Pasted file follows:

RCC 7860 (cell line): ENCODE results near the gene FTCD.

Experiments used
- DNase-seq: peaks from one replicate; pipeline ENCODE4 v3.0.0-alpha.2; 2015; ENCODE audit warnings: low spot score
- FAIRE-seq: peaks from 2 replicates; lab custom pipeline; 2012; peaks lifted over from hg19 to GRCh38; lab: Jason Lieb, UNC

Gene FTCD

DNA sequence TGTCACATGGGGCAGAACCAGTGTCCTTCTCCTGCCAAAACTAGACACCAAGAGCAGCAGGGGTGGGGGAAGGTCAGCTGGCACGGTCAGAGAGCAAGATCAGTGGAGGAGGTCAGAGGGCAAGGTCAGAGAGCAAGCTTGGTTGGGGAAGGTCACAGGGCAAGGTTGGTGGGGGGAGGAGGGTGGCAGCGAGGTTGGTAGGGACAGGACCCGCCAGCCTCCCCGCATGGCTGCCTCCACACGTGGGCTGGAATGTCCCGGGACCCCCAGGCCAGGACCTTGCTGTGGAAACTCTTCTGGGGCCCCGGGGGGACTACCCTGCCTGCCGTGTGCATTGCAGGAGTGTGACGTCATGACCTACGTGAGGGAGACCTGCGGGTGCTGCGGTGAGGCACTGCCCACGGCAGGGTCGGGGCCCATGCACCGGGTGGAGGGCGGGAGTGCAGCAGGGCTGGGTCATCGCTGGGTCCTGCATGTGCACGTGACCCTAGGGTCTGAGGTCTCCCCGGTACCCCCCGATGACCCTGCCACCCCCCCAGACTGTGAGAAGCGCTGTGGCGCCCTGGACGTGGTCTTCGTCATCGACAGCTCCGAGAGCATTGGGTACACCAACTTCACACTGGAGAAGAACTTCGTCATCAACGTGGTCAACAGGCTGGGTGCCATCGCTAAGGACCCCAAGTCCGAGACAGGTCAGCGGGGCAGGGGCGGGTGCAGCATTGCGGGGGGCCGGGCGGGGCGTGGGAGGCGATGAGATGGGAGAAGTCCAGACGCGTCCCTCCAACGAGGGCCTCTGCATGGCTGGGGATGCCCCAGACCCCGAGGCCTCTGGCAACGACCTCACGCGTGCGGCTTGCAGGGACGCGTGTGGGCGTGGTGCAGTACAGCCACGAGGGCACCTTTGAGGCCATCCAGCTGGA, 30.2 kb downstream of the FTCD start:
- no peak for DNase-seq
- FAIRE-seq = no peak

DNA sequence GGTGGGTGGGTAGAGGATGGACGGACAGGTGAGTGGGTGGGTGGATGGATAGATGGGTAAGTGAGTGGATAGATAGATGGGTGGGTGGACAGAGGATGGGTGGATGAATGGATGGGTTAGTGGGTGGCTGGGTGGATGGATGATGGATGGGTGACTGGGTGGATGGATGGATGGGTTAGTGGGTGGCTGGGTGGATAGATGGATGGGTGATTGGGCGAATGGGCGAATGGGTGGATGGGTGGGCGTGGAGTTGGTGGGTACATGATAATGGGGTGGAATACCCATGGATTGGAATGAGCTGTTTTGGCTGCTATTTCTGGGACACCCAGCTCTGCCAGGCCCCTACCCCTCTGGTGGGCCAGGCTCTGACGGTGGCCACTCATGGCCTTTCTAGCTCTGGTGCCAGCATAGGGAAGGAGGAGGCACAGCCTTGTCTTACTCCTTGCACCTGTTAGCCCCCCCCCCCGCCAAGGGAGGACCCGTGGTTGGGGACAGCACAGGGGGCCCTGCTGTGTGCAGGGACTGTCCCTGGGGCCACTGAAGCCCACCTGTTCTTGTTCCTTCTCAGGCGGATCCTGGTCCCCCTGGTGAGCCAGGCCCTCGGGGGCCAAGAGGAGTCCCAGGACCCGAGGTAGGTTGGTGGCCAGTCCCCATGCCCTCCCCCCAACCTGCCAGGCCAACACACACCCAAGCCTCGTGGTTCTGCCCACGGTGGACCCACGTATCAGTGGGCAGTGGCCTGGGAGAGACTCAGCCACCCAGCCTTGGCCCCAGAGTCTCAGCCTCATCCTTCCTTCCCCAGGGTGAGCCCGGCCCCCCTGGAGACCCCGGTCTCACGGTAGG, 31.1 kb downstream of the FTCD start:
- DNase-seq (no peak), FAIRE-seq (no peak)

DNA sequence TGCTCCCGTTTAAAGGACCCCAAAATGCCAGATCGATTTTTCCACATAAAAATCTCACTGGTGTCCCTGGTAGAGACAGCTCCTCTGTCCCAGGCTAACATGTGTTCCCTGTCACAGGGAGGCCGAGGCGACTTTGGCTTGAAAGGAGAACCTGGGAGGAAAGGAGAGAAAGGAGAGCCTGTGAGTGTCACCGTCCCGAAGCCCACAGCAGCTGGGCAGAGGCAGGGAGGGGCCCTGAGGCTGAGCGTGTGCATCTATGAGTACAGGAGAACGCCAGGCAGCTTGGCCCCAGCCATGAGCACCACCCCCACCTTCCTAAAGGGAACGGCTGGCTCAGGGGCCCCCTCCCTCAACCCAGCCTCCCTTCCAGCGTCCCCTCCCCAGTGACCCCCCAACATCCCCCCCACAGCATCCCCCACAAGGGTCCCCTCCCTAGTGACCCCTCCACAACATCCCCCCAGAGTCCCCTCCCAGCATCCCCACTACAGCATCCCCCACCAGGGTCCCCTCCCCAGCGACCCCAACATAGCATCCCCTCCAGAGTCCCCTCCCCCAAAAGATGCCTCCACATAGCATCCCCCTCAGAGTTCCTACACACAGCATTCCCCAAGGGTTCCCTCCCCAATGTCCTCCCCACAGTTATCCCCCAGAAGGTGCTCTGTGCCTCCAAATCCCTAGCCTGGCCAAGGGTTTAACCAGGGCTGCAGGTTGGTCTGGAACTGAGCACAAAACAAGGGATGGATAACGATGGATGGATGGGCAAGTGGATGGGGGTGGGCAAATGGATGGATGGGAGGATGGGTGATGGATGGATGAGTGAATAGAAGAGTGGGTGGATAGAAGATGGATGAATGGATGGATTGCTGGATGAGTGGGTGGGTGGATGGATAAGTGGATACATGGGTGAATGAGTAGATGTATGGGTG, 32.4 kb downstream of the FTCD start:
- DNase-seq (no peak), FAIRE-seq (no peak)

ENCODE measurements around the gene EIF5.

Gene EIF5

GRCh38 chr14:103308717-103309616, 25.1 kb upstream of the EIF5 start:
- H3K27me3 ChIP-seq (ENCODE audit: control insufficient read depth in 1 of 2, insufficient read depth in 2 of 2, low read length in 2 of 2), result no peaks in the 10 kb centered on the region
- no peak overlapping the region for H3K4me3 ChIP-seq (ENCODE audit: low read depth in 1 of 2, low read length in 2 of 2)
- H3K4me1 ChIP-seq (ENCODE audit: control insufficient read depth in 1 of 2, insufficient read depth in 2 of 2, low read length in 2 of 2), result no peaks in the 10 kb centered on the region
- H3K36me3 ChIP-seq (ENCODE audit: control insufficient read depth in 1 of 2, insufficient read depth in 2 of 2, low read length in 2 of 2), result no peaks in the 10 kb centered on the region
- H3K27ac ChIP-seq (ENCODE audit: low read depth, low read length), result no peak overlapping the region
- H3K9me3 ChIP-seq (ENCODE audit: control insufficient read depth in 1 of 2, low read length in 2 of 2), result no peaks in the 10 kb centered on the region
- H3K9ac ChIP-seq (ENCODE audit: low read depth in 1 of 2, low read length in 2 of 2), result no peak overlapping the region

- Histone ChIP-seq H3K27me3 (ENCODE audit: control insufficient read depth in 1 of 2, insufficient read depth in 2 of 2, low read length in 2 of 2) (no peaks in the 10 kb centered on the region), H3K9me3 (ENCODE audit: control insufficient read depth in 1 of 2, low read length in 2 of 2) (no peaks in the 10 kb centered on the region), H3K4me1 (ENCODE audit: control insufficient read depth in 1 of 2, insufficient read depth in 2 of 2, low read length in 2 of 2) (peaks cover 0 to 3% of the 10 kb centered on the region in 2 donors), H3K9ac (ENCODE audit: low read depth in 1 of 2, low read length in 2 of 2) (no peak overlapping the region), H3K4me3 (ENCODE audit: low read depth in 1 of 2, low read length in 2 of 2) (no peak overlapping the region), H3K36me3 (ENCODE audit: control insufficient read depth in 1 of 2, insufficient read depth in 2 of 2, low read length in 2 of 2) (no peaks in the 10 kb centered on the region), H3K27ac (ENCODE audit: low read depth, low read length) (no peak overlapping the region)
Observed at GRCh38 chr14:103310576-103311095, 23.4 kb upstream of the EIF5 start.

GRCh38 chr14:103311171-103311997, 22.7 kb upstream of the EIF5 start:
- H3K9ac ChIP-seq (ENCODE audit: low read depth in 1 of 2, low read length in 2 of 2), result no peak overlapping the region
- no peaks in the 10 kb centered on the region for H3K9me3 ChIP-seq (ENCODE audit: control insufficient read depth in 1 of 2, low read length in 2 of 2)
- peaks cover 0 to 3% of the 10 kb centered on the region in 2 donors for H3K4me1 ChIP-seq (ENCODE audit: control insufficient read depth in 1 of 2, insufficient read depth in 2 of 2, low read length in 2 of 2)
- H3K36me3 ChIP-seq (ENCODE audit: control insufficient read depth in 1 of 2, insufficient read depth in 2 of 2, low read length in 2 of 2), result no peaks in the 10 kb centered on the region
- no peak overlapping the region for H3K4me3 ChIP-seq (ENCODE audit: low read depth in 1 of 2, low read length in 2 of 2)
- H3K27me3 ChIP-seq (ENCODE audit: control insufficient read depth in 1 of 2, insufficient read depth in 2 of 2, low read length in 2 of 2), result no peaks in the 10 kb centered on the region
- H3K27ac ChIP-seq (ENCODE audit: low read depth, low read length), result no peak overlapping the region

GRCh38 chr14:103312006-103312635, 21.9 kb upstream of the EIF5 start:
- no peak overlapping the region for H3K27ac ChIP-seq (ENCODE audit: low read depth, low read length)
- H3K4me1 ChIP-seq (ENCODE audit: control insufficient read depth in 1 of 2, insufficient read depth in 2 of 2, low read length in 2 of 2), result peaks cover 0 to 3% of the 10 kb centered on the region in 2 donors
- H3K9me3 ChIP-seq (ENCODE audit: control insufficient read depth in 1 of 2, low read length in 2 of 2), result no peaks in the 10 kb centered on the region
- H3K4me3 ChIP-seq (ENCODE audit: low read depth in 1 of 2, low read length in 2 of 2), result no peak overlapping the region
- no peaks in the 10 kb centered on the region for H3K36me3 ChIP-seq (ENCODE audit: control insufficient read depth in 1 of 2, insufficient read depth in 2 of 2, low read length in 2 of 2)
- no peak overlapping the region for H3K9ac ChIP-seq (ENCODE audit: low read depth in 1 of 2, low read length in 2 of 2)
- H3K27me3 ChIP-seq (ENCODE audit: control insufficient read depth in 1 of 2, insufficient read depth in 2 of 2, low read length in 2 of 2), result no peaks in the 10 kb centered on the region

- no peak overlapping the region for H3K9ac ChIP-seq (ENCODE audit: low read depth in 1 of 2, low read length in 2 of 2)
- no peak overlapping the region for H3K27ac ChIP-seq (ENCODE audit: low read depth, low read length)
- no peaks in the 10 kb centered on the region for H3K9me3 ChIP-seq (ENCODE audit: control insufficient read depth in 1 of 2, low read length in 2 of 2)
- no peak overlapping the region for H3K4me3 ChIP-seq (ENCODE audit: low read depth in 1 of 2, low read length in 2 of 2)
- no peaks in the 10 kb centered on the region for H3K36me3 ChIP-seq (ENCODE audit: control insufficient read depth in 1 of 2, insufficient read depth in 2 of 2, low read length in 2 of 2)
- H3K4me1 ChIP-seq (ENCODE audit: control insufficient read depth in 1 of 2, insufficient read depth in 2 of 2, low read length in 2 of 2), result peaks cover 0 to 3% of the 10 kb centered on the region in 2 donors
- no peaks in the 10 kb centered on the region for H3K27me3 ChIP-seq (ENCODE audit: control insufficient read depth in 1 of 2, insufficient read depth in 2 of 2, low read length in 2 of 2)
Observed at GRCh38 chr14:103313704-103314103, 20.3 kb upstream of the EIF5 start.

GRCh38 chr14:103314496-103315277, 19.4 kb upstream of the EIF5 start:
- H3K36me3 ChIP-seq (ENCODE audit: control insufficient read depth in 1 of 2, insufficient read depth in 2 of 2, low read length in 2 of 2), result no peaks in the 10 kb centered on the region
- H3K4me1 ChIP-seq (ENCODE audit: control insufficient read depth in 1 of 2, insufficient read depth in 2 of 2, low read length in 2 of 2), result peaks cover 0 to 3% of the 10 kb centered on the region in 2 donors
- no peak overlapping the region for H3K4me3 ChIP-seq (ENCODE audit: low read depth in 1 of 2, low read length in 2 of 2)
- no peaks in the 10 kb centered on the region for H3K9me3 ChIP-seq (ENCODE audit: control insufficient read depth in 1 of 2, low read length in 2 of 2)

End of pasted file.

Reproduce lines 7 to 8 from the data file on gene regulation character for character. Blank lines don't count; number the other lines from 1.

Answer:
- no peak for DNase-seq
- FAIRE-seq = no peak